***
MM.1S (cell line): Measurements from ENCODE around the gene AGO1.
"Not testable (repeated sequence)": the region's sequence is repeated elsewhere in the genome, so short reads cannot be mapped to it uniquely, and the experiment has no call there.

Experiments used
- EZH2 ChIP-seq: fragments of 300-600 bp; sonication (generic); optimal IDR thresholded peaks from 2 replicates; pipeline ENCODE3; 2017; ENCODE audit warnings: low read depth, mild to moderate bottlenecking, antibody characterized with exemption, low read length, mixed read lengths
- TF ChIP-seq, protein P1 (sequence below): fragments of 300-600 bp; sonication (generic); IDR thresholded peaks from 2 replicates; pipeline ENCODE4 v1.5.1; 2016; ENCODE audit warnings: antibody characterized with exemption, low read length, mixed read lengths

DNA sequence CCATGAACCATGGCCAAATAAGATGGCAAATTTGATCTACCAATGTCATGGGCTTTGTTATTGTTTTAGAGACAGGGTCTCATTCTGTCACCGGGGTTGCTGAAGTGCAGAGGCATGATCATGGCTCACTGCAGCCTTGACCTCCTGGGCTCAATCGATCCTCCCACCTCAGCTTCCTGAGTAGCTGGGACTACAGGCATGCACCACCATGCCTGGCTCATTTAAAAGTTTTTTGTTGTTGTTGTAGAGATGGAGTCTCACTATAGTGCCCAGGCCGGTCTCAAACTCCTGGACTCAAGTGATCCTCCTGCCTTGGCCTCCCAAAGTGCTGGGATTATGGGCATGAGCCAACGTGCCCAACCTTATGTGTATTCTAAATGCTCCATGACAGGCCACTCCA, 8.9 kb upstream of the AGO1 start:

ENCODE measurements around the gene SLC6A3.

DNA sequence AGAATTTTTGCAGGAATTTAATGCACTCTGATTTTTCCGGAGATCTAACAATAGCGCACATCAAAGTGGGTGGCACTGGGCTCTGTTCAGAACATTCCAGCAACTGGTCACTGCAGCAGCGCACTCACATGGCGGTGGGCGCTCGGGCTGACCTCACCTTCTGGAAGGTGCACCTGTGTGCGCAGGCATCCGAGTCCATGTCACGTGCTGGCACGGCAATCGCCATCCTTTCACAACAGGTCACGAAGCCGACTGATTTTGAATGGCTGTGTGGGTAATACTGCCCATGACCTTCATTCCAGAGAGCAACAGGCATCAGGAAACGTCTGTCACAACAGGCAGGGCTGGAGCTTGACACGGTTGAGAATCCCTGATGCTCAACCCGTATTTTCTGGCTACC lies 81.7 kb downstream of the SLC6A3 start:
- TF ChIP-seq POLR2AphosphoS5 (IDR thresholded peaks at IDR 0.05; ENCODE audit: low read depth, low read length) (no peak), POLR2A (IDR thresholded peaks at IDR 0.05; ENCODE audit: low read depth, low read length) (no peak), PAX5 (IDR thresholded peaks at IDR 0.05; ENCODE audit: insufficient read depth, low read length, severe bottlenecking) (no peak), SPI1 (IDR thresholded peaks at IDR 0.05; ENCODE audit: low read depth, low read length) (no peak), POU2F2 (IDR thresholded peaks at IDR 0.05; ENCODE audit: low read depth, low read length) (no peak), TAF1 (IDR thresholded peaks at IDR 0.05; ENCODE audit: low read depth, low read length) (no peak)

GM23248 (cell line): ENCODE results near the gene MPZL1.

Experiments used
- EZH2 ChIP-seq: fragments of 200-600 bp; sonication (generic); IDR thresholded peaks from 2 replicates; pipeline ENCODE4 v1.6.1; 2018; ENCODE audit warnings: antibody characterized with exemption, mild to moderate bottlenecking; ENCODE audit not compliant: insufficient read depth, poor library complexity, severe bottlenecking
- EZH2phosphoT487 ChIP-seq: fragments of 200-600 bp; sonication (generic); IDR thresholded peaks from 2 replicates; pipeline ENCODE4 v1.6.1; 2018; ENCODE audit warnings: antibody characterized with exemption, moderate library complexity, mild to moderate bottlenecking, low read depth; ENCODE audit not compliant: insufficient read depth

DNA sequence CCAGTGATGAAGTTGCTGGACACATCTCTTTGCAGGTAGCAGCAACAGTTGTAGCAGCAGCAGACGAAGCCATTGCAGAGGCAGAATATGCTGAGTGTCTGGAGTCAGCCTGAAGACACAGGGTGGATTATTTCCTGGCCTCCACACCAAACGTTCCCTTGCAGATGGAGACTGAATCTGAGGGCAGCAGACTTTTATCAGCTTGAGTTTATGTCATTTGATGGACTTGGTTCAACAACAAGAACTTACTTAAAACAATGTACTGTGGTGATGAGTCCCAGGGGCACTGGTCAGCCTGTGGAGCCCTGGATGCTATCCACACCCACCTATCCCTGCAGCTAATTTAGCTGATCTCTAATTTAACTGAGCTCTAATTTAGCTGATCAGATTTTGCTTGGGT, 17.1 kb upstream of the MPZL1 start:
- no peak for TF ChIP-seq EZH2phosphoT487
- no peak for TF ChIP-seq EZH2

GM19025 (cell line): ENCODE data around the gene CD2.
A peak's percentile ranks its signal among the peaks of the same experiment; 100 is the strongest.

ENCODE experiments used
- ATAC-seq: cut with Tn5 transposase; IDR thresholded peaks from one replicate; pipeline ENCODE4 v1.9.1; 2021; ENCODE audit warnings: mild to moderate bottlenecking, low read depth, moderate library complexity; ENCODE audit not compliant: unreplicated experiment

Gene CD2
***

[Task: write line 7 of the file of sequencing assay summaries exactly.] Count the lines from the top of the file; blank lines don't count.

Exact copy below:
ENCODE measurements around the gene SLC6A3.